With MR OFF I get stable 31-32fps approaching EGLL in FWB A32NX.
Now the best part, my FS2020.cfg settigs are as follow:
scaling=1.0
sharpness=0.2
OpenXR Custom render scale OFF
100% in game res, which is 2480x2480px
Clear and sharp as never before.

Hi, I saw the same strange cloud effects in low light conditions, this is on the latest msfs beta on quest 2

I am not 100% sure I even understand it all myself - but here’s what I can say:

The OpenXR render scale adjusts the resolution of the VR headset that applications see. So we’re telling the application: you should target that hardware resolution.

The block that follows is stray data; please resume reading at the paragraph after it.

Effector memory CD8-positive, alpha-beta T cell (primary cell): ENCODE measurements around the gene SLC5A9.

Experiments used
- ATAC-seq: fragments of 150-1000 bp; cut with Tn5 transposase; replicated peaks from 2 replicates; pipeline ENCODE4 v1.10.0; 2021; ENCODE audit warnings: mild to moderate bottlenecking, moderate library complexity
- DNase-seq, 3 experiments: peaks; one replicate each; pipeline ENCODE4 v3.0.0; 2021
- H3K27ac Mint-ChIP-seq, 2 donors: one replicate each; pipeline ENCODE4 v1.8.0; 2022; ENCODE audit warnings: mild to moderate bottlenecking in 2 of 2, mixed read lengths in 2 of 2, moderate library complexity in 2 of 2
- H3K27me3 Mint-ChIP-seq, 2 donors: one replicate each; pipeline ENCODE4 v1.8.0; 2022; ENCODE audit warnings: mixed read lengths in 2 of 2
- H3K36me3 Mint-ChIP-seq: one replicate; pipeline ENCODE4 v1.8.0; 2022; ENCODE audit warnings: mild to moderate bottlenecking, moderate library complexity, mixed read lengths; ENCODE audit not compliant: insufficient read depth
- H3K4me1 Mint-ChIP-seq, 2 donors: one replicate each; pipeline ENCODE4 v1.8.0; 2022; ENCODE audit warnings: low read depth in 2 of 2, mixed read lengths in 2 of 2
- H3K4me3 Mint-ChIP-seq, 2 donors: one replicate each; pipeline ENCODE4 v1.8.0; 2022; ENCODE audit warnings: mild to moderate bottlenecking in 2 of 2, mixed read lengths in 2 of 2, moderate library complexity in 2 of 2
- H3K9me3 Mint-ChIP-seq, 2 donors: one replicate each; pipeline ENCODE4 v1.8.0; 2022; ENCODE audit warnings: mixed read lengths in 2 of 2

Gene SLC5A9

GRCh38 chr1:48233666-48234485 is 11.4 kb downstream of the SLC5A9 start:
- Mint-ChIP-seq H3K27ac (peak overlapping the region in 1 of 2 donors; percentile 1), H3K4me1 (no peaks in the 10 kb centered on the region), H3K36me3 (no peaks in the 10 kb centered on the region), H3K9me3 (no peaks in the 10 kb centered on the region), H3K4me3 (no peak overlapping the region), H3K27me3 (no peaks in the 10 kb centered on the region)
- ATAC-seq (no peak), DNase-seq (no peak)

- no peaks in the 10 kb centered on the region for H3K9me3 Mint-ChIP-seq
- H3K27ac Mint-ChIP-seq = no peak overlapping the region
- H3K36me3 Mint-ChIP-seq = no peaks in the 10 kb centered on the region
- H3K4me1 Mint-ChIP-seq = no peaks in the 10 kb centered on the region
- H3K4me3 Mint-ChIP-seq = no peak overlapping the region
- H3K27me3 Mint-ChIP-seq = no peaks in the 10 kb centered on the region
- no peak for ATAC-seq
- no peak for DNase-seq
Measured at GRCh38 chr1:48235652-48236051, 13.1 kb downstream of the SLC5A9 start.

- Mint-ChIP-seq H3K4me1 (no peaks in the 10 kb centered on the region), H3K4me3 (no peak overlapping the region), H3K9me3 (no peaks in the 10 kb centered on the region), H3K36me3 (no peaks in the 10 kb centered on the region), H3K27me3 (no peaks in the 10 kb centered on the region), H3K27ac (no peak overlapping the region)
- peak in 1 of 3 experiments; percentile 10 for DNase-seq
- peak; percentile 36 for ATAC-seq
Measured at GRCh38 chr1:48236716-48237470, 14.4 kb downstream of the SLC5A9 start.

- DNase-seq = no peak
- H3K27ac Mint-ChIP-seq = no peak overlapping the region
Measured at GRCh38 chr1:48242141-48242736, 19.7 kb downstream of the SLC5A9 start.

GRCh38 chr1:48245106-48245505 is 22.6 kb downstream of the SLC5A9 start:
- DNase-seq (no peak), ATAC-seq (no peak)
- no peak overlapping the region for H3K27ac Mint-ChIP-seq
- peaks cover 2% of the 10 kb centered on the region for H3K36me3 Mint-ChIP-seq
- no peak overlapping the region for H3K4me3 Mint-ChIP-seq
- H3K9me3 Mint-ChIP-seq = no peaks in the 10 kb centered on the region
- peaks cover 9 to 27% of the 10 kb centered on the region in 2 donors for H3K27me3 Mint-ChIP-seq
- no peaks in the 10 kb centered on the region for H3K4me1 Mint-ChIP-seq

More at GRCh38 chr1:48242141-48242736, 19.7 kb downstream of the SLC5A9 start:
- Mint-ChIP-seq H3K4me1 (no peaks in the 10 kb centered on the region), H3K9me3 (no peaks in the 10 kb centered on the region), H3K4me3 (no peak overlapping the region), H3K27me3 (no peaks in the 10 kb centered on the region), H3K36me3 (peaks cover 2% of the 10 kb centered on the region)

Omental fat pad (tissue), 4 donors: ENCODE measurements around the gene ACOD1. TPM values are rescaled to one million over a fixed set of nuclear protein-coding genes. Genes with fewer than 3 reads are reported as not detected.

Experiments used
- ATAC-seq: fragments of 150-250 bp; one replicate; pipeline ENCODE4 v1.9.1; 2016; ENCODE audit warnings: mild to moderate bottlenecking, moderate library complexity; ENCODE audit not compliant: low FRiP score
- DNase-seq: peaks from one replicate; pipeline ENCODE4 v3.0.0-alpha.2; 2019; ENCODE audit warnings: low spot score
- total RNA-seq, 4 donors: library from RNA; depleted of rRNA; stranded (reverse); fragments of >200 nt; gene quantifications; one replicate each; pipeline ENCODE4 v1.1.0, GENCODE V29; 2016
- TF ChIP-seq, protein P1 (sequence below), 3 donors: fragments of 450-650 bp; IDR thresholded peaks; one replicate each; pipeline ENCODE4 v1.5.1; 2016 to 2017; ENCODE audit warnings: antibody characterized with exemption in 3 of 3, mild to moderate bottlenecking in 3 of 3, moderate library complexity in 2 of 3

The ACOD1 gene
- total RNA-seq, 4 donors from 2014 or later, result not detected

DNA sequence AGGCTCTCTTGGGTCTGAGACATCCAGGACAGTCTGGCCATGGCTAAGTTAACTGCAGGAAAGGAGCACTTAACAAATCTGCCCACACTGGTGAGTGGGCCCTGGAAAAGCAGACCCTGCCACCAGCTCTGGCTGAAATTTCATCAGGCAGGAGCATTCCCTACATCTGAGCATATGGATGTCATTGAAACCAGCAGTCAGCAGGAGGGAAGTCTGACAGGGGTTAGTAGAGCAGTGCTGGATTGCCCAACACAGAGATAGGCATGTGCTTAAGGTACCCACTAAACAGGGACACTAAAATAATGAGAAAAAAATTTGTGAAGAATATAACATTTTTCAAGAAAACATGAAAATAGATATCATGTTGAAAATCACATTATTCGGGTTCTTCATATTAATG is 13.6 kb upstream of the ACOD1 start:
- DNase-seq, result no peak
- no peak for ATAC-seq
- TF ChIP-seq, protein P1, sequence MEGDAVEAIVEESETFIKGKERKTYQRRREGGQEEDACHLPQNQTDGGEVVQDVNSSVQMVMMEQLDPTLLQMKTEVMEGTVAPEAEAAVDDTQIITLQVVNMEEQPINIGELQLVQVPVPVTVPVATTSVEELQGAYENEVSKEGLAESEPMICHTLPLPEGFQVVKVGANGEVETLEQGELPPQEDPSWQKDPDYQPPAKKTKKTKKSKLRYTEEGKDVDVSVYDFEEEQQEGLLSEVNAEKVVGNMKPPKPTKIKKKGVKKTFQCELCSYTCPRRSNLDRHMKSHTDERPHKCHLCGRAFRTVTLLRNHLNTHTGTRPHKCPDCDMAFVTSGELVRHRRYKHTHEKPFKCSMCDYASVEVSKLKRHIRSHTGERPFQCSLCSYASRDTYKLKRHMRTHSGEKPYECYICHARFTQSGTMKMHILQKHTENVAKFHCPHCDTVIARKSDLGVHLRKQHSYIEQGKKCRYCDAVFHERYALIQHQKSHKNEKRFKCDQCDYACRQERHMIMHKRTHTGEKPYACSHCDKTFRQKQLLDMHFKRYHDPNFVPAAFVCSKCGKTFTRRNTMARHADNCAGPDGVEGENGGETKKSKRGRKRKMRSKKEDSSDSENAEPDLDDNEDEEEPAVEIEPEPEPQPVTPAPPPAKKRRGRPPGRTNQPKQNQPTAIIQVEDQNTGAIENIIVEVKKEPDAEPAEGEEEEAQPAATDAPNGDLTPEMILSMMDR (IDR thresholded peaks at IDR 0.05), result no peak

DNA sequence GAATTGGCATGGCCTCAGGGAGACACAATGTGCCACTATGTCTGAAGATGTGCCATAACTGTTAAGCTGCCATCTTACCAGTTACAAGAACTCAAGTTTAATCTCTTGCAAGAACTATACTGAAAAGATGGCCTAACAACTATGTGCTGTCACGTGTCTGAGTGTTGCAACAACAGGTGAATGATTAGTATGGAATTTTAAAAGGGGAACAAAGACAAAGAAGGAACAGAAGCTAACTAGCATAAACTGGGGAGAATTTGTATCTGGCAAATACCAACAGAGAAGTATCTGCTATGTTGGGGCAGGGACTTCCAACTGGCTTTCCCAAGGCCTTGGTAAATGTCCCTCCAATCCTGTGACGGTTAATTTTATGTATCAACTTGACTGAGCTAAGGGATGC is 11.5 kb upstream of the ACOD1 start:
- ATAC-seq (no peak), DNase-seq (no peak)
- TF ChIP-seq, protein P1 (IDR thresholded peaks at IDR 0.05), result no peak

• If you have it set to 100%, then the application basically sees the native hardware resolution.
  • If you have it set to more than 100%, then you’re asking the application to draw more than it should, and the OS will downscale that image. This can make the image look more crisp, but requires extra processing from the application.
  • If you have it set to less than 100%, then you’re asking the application to draw a smaller image, and that image will be upscaled by the OS. This saves on processing since the app draws less. The OS will then perform vary basic upscaling of the image, which will result in a blurry image.

I am not exactly sure what the in-game rendering scale, but here is my guess. I believe the game has its own upscaling algorithm, which is likely comparable to the upscaling I described above by the OS.

→ Now we’re adding this NIS scaling in between the application and OpenXR. The goal of NIS is to do upscaling but with a more advanced algorithm that will create a sharper image (as opposed to the blurriness I described above).